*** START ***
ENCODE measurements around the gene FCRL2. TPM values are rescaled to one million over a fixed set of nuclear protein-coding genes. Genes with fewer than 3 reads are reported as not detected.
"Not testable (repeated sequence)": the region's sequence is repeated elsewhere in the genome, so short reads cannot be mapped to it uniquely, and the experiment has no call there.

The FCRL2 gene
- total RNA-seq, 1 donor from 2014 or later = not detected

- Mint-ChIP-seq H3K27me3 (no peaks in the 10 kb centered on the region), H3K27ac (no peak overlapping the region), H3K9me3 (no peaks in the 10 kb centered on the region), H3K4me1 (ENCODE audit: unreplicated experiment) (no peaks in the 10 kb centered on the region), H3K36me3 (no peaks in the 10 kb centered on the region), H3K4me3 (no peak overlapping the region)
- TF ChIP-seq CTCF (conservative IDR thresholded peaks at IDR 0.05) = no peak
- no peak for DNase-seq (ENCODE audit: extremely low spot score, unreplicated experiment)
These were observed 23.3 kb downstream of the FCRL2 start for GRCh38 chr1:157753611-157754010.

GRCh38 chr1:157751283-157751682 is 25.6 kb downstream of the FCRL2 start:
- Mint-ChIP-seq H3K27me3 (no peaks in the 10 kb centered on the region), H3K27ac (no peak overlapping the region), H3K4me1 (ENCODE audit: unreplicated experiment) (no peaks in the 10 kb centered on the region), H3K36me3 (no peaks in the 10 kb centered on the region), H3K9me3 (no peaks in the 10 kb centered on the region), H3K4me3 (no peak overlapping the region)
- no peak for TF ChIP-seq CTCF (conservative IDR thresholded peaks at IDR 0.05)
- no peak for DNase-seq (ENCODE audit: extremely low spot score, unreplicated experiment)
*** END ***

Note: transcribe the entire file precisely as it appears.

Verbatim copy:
ENCODE measurements around the gene FCRL2. TPM values are rescaled to one million over a fixed set of nuclear protein-coding genes. Genes with fewer than 3 reads are reported as not detected.
"Not testable (repeated sequence)": the region's sequence is repeated elsewhere in the genome, so short reads cannot be mapped to it uniquely, and the experiment has no call there.

The FCRL2 gene
- total RNA-seq, 1 donor from 2014 or later = not detected

- Mint-ChIP-seq H3K27me3 (no peaks in the 10 kb centered on the region), H3K27ac (no peak overlapping the region), H3K9me3 (no peaks in the 10 kb centered on the region), H3K4me1 (ENCODE audit: unreplicated experiment) (no peaks in the 10 kb centered on the region), H3K36me3 (no peaks in the 10 kb centered on the region), H3K4me3 (no peak overlapping the region)
- TF ChIP-seq CTCF (conservative IDR thresholded peaks at IDR 0.05) = no peak
- no peak for DNase-seq (ENCODE audit: extremely low spot score, unreplicated experiment)
These were observed 23.3 kb downstream of the FCRL2 start for GRCh38 chr1:157753611-157754010.

GRCh38 chr1:157751283-157751682 is 25.6 kb downstream of the FCRL2 start:
- Mint-ChIP-seq H3K27me3 (no peaks in the 10 kb centered on the region), H3K27ac (no peak overlapping the region), H3K4me1 (ENCODE audit: unreplicated experiment) (no peaks in the 10 kb centered on the region), H3K36me3 (no peaks in the 10 kb centered on the region), H3K9me3 (no peaks in the 10 kb centered on the region), H3K4me3 (no peak overlapping the region)
- no peak for TF ChIP-seq CTCF (conservative IDR thresholded peaks at IDR 0.05)
- no peak for DNase-seq (ENCODE audit: extremely low spot score, unreplicated experiment)